Biodiversity Nepal
For the Future Generation

The overlooked payment for ecosystem services

People go on getting richer, and the planet pays a mounting price. There’s a better way to balance nature’s accounts.

LONDON, 24 June, 2020 – It may take a while to catch on, but one day the financial pages of the daily newspaper could be quoting a new register of national wealth: called gross ecosystem product, this way of balancing nature’s accounts makes clear how much we really depend on the Earth.

And it would be a real-world indicator of prosperity you could have confidence in: a measure in cash terms of the health of the forests, rivers, lakes and wildlife of both nations and regions and – more precisely – of the benefits heedless humans take for granted.

These include the insect pollination of crops; the control of insect pests by birds and bats; the supply of fresh, safe water from mountain streams, rivers, springs and lakes; the management of waste by scavengers and microbes; the recycling of nutrients; and all the myriad services provided by plants, animals and topography. This is sometimes called “natural capital.”

The measure has already formally been tested in one province in China and matched with the more familiar indicator: Gross Domestic Product, or GDP.

Flying blind

Chinese scientists report in the Proceedings of the National Academy of Sciences that in the year 2000, the gross ecosystem product or GEP of Qinghai province was greater than its GDP.

By 2015, after phenomenal economic growth, it was still three-fourths the size of its GDP. And the form this natural wealth took? Mostly water supplies to other crowded regions: Qinghai is where the Mekong, the Yangtze and the Yellow Rivers rise.

“We’re basically flying blind when it comes to knowing where and how much nature to protect,” said Gretchen Daily, an environmental scientist at Stanford’s School of Humanities and Sciences in California, and one of the report’s authors.

“GEP tracks the vital contributions of nature to society, informs investments in securing them and helps evaluate the performance of leaders and policies.”

And her British co-author, Ian Bateman, an economist at the University of Exeter, said: “The global economy as conventionally measured by GDP more than doubled between 1990 and 2015. However, at the same time our stocks of ‘ecosystem assets’ – such as forests, grasslands, wetlands, fertile soils and biodiversity – have come under increasing pressure.”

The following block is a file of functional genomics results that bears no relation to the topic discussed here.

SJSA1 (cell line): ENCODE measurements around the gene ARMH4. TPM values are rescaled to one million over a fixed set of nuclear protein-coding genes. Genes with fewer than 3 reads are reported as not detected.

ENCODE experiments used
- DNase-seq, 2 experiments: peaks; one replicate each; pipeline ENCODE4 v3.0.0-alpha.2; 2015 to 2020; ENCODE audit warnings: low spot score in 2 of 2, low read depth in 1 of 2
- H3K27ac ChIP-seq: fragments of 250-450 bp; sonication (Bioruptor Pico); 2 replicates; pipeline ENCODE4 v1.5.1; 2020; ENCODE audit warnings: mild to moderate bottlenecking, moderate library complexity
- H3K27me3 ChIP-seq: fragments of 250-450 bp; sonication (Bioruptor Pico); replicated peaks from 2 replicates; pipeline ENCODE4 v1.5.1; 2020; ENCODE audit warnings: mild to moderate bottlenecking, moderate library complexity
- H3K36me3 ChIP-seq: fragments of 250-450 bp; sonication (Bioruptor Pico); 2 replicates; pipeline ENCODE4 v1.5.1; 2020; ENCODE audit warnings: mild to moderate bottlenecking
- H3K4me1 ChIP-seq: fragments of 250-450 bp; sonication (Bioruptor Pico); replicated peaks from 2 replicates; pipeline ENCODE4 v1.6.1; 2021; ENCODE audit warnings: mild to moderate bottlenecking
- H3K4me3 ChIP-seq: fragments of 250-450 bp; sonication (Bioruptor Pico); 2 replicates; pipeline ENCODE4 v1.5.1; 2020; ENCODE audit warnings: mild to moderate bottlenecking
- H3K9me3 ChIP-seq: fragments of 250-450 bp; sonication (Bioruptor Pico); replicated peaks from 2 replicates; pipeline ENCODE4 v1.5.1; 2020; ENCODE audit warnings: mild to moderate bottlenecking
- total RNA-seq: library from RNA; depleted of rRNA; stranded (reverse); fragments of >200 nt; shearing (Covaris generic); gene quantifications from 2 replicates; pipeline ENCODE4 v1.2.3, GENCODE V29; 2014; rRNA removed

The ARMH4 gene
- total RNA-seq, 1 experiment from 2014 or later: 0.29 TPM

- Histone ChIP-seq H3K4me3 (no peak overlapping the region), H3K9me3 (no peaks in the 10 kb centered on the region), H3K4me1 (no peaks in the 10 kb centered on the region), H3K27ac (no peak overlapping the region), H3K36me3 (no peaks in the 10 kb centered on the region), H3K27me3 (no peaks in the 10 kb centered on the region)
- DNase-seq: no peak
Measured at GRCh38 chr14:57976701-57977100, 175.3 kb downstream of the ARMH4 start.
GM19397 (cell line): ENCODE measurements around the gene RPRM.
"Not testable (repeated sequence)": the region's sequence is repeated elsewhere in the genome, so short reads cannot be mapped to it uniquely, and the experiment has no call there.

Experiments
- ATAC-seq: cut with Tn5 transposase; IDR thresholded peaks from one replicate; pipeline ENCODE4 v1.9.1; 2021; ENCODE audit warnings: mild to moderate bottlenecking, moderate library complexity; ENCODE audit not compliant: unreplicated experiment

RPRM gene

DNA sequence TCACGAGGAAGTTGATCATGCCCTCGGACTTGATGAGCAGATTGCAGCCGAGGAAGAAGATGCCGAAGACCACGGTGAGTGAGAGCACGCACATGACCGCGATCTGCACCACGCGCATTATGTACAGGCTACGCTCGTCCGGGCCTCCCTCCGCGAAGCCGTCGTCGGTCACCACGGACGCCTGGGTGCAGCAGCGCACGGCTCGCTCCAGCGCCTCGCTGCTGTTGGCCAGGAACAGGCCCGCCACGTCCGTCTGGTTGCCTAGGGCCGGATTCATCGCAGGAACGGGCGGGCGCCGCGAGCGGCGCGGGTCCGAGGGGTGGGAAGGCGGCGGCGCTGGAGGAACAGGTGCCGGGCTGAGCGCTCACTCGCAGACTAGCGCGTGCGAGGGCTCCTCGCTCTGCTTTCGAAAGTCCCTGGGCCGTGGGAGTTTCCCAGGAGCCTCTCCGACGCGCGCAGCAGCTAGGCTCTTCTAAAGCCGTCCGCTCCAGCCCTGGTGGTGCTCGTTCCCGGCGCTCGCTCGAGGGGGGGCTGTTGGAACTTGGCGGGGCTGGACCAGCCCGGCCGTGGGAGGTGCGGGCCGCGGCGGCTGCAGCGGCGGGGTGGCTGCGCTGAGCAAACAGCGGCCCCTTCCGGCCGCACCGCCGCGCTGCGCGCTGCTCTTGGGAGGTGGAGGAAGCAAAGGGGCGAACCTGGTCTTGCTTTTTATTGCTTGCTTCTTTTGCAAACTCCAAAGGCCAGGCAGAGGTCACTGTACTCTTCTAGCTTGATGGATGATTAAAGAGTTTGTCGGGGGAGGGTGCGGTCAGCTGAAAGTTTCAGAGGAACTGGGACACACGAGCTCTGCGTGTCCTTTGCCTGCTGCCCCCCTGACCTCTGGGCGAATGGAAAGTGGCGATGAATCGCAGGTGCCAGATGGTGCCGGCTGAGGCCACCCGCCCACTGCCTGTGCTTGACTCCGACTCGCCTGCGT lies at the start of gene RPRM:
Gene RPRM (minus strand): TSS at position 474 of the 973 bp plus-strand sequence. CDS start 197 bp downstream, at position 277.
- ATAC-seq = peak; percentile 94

He continued: “These things are obviously valuable in many ways – including to human wellbeing. However, in this study we examine the benefits they bring us measured in a way that governments and business can understand.”

Naturalists, conservationists and economists have repeatedly argued that it makes better economic sense to conserve nature rather than to exploit it: untouched natural forest or grassland contributes more to everybody’s wealth than any clear-felling project or conversion to cattle-grazing.

“We were able to place a value on important ecosystem services, especially water supply, that Qinghai currently exports to other provinces but receives no credit for in the GDP calculation”

Scientists and economists have again and again tried to calculate the cash value to humankind of nature’s goods and services, and to steer development in a sustainable fashion.

They have repeatedly warned that global heating driven by profligate use of fossil fuels is almost certain to hit the pockets of the poorest most cruelly.

And they have warned that uncontrolled exploitation of once untouched natural forests, mangrove estuaries, grasslands, wetlands and coral reefs that precipitates mass extinction of species is certain to impoverish billions in the long run.

Direct test

But to persuade governments that natural capital represents an investment with measurable returns, economists need a standard global measure. GEP could be it.

The measure was tested directly in what is sometimes called the “water tower” of Asia. The logic is that if the people of that region care for their natural habitat, and people downstream benefit directly from that care, then those downstream should also contribute to the costs of care.

“Qinghai is rich in natural capital but its GDP alone does not reflect that value”, said the study’s lead author, Zhiyun Ouyang, of the Chinese Academy of Sciences.

“Using this new metric we were able to place a value on important ecosystem services, especially water supply, that Qinghai currently exports to other provinces but receives no credit for in the GDP calculation.” – Climate News Network

Written by: Tim Radford for Climate News Network.

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